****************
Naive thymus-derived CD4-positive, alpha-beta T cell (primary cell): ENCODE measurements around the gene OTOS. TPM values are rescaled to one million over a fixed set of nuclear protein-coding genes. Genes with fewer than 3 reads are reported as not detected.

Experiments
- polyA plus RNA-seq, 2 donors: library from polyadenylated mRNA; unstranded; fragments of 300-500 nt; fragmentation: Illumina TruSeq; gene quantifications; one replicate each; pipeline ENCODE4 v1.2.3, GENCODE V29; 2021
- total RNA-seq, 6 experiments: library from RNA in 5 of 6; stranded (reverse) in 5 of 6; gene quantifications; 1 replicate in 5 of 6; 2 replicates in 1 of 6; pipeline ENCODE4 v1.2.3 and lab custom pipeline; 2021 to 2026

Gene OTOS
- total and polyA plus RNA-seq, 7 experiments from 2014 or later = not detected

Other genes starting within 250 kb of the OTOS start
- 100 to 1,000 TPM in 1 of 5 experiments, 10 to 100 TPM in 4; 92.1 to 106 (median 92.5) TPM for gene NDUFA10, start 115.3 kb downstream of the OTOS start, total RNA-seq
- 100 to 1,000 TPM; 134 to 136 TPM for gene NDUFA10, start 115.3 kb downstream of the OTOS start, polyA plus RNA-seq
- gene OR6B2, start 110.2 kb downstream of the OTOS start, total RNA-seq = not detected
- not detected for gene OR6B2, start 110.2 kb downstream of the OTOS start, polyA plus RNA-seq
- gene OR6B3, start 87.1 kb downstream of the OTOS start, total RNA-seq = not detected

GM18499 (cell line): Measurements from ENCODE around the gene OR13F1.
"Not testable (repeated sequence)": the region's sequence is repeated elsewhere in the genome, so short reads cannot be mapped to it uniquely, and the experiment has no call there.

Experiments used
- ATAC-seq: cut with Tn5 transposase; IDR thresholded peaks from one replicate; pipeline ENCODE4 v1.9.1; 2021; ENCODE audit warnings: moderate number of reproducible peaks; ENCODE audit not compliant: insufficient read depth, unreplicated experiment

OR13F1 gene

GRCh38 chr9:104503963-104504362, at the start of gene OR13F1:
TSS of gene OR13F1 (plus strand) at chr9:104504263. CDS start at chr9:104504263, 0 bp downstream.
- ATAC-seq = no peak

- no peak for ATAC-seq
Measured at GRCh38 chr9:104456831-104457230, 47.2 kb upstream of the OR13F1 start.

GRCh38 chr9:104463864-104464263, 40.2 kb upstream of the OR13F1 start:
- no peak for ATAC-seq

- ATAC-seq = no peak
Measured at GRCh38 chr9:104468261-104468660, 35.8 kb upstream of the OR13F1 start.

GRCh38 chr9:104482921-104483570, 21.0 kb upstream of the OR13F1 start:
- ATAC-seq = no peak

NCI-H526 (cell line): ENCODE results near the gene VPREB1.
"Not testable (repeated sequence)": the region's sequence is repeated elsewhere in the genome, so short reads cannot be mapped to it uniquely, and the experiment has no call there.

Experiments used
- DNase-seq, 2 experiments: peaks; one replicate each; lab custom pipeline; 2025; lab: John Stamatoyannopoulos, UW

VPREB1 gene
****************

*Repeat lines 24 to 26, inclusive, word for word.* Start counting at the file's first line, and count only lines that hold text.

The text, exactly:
- no peak for ATAC-seq

- ATAC-seq = no peak
Measured at GRCh38 chr9:104468261-104468660, 35.8 kb upstream of the OR13F1 start.